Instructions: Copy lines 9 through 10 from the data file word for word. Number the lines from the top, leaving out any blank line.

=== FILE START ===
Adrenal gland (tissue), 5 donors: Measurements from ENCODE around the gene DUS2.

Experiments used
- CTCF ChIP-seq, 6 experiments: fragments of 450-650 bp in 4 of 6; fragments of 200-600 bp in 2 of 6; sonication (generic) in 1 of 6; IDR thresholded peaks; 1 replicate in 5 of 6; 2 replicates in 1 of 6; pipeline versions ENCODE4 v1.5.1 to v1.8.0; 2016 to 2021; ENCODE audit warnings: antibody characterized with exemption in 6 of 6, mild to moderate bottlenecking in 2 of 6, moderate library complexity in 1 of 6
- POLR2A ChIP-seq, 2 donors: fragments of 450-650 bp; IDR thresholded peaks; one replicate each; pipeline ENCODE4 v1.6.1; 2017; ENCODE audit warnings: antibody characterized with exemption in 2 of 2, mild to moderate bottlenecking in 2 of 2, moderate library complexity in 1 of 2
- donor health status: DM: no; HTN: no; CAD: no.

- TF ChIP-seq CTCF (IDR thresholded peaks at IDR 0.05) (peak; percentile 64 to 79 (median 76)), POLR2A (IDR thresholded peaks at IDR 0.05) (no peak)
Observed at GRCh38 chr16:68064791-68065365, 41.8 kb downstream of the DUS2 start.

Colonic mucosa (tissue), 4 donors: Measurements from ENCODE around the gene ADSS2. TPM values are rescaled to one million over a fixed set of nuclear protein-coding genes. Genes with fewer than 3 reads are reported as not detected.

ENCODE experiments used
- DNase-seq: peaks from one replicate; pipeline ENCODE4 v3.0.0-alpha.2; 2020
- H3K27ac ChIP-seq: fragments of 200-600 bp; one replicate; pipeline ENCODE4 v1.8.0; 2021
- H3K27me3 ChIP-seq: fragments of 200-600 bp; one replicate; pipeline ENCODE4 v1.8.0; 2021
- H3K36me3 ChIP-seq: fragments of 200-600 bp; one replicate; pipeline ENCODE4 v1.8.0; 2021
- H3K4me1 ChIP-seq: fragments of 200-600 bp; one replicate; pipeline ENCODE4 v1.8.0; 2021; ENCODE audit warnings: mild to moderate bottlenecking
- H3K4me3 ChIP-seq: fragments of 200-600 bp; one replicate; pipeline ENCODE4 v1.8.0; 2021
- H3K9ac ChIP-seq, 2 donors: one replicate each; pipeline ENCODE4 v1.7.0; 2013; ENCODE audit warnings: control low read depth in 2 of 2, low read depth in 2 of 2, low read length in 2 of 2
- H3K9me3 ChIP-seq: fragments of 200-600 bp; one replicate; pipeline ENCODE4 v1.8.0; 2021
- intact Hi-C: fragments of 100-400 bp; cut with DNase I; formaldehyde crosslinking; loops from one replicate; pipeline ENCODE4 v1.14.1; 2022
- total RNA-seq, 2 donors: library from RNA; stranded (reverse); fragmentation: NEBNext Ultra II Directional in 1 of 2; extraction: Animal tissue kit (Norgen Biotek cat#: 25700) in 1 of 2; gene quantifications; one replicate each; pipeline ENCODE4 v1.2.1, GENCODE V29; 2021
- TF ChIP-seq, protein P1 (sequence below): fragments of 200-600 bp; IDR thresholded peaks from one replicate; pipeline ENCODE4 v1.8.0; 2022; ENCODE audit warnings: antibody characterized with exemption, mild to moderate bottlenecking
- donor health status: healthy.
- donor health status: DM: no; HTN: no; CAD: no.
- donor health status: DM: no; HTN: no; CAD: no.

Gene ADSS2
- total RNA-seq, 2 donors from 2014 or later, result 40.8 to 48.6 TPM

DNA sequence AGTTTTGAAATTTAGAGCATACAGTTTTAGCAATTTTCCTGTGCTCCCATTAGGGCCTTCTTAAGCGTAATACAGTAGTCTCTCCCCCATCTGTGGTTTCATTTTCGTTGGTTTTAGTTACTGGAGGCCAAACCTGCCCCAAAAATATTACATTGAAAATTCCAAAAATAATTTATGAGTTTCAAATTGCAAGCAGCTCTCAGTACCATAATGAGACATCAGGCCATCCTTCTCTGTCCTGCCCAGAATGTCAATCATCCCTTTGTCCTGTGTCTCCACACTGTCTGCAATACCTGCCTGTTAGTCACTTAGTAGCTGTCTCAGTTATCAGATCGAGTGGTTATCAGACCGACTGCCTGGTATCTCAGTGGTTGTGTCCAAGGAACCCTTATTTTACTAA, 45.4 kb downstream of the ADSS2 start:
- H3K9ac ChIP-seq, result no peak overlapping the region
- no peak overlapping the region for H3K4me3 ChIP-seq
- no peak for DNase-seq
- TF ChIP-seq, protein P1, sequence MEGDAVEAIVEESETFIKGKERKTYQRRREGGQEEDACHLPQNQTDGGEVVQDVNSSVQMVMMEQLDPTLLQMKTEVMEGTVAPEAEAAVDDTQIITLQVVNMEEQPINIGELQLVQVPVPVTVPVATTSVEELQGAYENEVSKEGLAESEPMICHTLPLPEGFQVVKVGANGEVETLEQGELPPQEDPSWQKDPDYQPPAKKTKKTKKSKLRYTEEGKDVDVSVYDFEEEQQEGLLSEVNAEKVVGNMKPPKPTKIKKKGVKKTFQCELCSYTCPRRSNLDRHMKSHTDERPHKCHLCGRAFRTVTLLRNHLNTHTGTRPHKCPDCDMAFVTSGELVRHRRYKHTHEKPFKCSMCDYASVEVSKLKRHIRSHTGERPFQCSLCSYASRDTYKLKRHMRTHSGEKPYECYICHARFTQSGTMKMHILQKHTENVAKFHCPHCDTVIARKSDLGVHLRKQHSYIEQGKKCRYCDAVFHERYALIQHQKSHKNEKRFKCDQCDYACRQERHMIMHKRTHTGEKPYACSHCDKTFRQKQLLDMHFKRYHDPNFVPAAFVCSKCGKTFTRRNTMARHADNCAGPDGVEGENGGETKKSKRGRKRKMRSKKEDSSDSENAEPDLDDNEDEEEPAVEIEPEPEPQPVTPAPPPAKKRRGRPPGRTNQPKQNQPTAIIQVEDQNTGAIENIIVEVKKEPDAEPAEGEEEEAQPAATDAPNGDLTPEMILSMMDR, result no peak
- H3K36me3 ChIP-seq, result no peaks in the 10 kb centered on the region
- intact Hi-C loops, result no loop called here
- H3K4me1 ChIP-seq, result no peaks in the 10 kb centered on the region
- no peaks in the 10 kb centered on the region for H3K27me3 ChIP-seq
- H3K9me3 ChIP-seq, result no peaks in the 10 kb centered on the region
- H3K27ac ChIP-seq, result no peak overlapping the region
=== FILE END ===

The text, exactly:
ENCODE experiments used
- DNase-seq: peaks from one replicate; pipeline ENCODE4 v3.0.0-alpha.2; 2020